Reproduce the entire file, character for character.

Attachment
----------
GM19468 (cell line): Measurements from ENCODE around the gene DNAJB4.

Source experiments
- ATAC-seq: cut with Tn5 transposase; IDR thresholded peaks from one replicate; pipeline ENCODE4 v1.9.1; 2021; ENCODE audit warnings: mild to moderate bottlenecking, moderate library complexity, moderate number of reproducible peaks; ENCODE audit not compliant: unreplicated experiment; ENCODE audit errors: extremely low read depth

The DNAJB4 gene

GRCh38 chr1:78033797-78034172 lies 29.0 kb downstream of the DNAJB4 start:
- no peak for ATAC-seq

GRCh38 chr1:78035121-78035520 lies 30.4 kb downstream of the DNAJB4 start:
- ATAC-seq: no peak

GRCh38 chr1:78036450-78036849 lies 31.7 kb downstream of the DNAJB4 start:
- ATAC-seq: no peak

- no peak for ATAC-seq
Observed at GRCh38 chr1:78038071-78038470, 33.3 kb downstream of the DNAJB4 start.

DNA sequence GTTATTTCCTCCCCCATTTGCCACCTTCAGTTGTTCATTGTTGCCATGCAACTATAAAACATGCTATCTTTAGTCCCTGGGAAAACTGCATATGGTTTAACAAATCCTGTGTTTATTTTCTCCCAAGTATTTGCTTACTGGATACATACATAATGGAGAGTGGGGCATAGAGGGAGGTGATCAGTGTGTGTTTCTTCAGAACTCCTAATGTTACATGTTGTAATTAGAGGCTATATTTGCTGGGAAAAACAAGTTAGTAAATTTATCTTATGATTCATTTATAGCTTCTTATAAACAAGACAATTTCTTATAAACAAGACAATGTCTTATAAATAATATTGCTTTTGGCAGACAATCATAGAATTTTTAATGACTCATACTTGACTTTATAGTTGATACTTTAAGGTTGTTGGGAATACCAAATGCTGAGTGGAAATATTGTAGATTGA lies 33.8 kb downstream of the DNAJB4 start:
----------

GM19468 (cell line): Measurements from ENCODE around the gene DNAJB4.

Source experiments
- ATAC-seq: cut with Tn5 transposase; IDR thresholded peaks from one replicate; pipeline ENCODE4 v1.9.1; 2021; ENCODE audit warnings: mild to moderate bottlenecking, moderate library complexity, moderate number of reproducible peaks; ENCODE audit not compliant: unreplicated experiment; ENCODE audit errors: extremely low read depth

The DNAJB4 gene

GRCh38 chr1:78033797-78034172 lies 29.0 kb downstream of the DNAJB4 start:
- no peak for ATAC-seq

GRCh38 chr1:78035121-78035520 lies 30.4 kb downstream of the DNAJB4 start:
- ATAC-seq: no peak

GRCh38 chr1:78036450-78036849 lies 31.7 kb downstream of the DNAJB4 start:
- ATAC-seq: no peak

- no peak for ATAC-seq
Observed at GRCh38 chr1:78038071-78038470, 33.3 kb downstream of the DNAJB4 start.

DNA sequence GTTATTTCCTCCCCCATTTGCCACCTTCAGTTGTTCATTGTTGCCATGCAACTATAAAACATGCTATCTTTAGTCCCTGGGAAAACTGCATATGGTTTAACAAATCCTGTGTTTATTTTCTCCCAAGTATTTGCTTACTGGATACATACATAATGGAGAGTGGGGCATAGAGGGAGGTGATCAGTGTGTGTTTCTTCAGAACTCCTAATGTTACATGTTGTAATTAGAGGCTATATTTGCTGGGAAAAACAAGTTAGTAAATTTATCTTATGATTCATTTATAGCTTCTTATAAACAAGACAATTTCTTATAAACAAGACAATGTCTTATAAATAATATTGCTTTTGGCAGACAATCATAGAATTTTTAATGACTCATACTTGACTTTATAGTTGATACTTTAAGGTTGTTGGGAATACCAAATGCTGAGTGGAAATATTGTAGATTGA lies 33.8 kb downstream of the DNAJB4 start: